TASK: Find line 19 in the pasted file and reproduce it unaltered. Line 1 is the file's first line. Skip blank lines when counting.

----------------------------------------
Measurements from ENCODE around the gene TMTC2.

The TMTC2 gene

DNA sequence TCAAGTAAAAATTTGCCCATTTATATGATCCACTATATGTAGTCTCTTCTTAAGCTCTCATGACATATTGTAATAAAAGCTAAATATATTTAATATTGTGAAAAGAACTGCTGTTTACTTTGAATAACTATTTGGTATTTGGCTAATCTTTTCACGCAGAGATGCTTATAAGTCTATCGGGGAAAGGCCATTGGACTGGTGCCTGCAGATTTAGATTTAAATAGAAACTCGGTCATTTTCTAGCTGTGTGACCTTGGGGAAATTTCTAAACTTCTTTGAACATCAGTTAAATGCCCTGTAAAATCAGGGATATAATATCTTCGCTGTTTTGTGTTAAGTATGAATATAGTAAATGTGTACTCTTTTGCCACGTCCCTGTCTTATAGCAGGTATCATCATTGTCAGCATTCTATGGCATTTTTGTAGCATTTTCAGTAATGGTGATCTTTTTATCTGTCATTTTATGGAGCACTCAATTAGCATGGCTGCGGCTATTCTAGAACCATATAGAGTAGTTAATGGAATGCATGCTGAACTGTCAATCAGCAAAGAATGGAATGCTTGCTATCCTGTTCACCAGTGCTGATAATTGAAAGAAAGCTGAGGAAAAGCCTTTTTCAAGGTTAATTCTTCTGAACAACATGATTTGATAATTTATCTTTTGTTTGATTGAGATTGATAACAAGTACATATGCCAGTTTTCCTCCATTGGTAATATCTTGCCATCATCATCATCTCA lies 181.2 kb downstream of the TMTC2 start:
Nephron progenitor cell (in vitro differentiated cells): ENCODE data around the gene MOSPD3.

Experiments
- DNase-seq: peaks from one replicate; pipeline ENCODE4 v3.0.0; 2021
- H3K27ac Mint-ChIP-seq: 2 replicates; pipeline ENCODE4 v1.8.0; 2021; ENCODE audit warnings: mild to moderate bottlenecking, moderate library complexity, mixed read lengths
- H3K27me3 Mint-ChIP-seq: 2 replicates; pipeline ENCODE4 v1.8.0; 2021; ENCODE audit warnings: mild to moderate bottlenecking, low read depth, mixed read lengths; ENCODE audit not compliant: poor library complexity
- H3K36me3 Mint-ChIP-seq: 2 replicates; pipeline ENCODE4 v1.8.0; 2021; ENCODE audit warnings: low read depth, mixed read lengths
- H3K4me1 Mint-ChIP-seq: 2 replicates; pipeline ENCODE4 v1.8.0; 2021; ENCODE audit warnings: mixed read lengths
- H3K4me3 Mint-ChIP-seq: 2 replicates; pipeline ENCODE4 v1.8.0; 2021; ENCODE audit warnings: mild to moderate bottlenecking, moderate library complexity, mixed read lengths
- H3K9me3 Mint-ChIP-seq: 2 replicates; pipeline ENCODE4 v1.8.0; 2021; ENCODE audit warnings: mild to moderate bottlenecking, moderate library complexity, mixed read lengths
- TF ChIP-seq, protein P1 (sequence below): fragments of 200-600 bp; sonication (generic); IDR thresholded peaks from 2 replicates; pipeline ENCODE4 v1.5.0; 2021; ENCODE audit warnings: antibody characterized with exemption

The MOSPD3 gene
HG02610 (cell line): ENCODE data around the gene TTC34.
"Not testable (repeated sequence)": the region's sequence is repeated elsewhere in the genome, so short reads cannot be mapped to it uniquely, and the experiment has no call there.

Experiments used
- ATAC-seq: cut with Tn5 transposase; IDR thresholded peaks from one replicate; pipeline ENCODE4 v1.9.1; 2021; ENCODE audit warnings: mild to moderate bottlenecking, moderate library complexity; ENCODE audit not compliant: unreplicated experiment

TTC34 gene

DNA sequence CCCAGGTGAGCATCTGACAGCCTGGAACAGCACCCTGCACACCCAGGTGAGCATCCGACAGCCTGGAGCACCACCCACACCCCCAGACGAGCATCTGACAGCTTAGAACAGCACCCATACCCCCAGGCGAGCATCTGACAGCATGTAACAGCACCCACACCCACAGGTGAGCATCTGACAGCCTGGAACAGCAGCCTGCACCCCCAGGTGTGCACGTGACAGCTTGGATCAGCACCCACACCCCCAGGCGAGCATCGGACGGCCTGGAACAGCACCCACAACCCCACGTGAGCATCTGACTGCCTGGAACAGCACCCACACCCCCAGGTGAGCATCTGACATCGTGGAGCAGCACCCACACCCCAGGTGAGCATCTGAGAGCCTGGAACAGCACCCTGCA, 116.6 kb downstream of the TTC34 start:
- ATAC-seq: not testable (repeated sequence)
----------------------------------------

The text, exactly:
TTC34 gene